Catching up with the Chief Executive Officer of the National Environmental Agency (NEA), Andrew Tan, Elaine Ee learns about his desire to build meaningful connections, his impressions of former Minister Mentor Lee Kuan Yew, and his thoughts on an elusive work-in- progress – the new Singapore story. - Photos by John Heng
Andrew Tan believes good communication is vital. And that applies to the Government’s relationship with its people.
“I am personally in favour of a more open atmosphere for policy discussion and dialogue,” says the 44-year-old, who heads the National Environment Agency (NEA).
“It is timely we do so,” he adds, citing Singaporeans’ increased expectations of the Government amidst calls for greater discussion on key national issues.
“Singapore needs a new narrative going forward. The question is – how can we involve the public in this and work with them to develop this new narrative?”
But first, the way the conversation is held between the Government and people has to change. Currently, Mr Tan observes, members of the public often turn up at dialogue sessions armed with complaints, which leads to public officers defending their policies.
“It would be ideal if we have a dialogue amongst equals,” he says. “We’re not here to better one another but to solve the problem together… so we need to find more congenial settings for these dialogues. The process is just as important as the outcome.”
Keeping the trust
The Public Service, he says, has played a critical role in the development of Singapore. This has been made possible “because of the tremendous trust between the people and the Government… This has given the Public Service the room to adopt long-term measures to transform Singapore.”
But does the Government still enjoy the same level of trust from its people?
“The trust is still there. It is very precious and should be preserved,” he replies. “We shouldn’t take for granted that this level of trust will remain. I think of late it has come under some pressure from recent events like flooding, train disruptions and rising costs of living.”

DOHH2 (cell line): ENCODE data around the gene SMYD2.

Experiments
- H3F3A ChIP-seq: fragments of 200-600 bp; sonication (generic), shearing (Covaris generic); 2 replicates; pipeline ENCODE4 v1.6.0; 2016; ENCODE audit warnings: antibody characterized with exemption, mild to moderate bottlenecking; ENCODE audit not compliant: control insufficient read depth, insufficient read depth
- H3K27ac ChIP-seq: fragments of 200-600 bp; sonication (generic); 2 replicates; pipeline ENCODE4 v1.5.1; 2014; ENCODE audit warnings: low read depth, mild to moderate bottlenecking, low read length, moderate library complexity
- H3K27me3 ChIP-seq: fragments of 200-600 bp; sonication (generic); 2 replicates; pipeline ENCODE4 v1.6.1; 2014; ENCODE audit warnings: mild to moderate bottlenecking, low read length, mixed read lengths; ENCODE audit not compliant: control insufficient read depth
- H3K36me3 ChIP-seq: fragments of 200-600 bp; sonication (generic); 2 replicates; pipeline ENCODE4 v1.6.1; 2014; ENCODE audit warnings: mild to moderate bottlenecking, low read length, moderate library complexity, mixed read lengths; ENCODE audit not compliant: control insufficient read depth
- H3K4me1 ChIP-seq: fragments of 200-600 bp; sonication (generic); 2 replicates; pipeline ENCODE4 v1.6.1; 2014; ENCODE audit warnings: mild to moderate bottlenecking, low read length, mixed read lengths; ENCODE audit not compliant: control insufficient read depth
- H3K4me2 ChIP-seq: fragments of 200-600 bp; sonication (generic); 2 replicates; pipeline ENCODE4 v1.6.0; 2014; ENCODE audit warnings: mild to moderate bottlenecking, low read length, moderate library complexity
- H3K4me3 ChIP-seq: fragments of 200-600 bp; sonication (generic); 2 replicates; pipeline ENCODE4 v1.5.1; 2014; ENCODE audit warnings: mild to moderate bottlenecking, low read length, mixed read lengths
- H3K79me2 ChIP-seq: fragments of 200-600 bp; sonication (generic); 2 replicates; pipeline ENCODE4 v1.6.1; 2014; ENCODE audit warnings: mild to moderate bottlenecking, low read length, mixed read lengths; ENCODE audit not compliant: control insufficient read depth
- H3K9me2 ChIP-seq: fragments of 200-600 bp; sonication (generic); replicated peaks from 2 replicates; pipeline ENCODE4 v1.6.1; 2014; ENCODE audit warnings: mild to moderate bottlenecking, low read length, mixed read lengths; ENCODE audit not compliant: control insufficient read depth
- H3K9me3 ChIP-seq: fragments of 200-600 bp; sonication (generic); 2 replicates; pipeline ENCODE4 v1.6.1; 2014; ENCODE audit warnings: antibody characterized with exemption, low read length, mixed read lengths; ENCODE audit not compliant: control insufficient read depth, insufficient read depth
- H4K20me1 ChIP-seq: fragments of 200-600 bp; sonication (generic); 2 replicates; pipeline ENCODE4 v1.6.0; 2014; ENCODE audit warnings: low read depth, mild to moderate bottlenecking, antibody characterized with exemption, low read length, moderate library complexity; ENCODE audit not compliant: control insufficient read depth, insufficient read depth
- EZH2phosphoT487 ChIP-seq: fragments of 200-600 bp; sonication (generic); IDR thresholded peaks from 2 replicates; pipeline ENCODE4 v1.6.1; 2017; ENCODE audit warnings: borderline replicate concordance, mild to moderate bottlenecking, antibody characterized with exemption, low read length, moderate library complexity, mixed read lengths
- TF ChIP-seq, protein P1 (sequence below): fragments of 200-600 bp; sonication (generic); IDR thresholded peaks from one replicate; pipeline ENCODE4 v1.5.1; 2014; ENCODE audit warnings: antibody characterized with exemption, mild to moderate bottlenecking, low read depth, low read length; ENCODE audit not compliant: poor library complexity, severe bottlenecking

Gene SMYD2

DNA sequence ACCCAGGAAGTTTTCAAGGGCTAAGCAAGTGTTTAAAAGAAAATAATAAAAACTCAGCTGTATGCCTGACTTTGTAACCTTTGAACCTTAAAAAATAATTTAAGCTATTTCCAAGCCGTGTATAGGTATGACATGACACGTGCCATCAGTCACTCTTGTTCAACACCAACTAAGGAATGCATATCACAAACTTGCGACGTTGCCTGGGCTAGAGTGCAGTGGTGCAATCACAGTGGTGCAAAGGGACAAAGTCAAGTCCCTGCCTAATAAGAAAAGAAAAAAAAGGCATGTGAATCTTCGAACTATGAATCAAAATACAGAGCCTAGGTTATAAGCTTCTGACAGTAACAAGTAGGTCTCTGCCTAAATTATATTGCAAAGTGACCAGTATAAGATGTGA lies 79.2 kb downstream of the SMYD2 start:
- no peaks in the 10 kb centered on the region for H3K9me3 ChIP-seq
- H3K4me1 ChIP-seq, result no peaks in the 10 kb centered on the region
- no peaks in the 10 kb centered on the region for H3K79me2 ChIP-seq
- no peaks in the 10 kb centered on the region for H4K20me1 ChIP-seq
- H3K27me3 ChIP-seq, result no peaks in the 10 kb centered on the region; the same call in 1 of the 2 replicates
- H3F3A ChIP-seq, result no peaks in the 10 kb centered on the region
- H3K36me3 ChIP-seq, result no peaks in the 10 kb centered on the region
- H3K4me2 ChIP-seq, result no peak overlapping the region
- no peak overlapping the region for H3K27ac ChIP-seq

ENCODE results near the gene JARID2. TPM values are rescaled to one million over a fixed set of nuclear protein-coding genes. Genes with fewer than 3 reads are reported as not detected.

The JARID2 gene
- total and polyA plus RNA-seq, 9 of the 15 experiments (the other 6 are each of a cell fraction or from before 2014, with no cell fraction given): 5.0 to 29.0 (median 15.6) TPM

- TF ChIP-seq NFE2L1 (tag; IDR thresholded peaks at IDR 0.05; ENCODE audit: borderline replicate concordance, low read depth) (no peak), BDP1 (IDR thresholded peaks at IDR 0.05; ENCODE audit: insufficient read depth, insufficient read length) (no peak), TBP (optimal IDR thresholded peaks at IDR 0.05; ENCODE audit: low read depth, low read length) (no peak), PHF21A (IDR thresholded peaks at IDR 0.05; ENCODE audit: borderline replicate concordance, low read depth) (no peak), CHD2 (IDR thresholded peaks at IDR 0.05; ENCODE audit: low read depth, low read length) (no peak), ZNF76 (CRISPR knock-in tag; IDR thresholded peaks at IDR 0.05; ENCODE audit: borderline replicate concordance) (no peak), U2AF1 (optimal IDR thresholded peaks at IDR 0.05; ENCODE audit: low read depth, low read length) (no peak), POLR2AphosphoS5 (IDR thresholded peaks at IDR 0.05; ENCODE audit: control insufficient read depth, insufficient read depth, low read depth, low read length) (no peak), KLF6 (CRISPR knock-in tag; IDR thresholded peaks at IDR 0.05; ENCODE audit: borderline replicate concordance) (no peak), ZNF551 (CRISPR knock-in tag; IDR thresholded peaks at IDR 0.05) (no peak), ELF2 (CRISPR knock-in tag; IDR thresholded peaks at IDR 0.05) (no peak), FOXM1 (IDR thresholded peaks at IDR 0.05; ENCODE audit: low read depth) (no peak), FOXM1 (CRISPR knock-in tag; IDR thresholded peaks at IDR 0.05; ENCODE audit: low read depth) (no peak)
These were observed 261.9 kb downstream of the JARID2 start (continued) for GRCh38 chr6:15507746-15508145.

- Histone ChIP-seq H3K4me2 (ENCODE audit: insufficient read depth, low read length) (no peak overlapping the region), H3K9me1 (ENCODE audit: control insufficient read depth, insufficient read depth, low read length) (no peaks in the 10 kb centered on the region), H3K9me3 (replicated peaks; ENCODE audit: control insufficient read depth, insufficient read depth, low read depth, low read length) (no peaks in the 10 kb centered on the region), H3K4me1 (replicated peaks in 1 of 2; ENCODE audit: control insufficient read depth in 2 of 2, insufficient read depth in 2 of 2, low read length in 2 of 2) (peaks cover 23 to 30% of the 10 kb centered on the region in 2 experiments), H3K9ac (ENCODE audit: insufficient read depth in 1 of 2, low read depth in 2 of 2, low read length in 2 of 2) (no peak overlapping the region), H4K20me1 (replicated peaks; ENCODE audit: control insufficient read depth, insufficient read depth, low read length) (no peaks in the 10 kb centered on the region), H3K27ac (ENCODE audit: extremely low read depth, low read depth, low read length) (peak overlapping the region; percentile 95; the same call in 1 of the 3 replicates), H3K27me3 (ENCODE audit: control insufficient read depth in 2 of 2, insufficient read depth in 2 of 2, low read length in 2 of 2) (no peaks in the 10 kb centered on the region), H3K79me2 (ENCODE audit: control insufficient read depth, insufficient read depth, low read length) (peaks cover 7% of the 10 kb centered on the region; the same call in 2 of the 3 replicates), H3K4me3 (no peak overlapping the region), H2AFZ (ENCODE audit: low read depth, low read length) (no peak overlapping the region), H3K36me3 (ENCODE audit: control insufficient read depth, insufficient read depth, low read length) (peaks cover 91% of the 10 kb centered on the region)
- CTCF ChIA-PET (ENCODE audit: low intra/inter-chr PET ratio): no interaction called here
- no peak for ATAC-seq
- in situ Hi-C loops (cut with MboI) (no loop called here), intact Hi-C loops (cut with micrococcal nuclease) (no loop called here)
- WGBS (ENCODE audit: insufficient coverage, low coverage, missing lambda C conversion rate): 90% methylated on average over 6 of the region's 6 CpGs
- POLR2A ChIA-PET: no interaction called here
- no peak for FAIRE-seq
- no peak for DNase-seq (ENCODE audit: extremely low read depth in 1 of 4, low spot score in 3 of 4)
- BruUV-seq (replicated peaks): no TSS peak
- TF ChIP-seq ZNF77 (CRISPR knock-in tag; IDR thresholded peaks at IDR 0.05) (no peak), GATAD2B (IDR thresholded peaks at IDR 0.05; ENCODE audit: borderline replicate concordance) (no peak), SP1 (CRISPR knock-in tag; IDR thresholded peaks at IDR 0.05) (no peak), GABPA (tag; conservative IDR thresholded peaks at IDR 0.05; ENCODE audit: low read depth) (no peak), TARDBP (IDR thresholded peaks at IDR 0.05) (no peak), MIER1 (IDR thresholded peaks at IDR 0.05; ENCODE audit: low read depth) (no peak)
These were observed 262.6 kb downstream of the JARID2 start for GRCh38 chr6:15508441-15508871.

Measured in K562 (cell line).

This is a time when exceptional leadership will be required to cope with a more vocal and demanding public, a time complicated by increased pressures on a small, densely populated city, he says.
Not only must leaders listen more to the people, they must also have the gumption to make tough decisions, and not bow to populist demands, he adds. At the same time, the Public Service needs to be nimbler in adjusting its policies to fast-changing conditions.
Mr Tan, who became CEO of NEA in 2009, believes that each of his 3,500-strong staff plays a crucial role in the evolving Singapore narrative where the environment is concerned. “Whether it is lifting up drain covers to look for mosquitoes, or telling people they shouldn’t litter, there is a larger purpose to all this – we are all part of the narrative to keep Singapore clean and green.”.
To help staff see the big picture, he finds time to speak directly with them as much as possible. “We’re a very large organisation… you have to reach out to these people in different ways. You’ve to walk the ground, show that you understand their needs, and win their confidence.”
The CEO motivates his staff by encouraging them to champion their own projects that can benefit the organisation. This means giving them room to propose new initiatives or explore innovative partnerships. The only criterion – they have to be passionate about the project.
When he was at the Ministry of Defence, Mr Tan himself was seconded to Singapore Press Holdings to help the former Minister Mentor Lee Kuan Yew on his memoirs in 1994.
The trust is still there. It is very precious and should be preserved.
“I had the benefit of taking on projects like former MM Lee’s memoirs and doing a start-up like the Centre for Liveable Cities. These have given me good opportunities to develop my skills and a chance to work across several agencies from information and the arts, defence, foreign affairs to the environment.”
Altogether, Mr Tan spent six years working closely with the former MM , including three years as his Principal Private Secretary. This tops the memorable highlights of his 20 years in public service.
“I was struck by how simple a life Mr Lee leads and how profound his thinking was,” he recalls. “There is a huge contrast between his personal life and the amount of effort he puts into thinking about the future of the nation. He probably spends about 99.9% of his time thinking about Singapore’s future and maybe 0.1% on his daily routine, which he probably finds a chore!”
Carving out time
Mr Tan’s own time for himself isn’t in great supply either, since he devotes most of his time to work. His children, two boys and a girl, all aged under 10, attend NEA activities with him from time to time.
He has some personal time for himself every Sunday morning when he goes for a run. Even then, work is still on his mind.
“During my jog, I do three things,” he reveals. “First, I keep myself fit. Second, I catch up on my reading through audio books – for instance I listen to The New Yorker – and third, I do a cleanliness audit to see if our contractors have been doing their job and whether my chaps have been checking on the contractors. If something is amiss, I will send out an email thereafter.”
The emails dispatched, the rest of Mr Tan’s Sunday is strictly reserved for his family.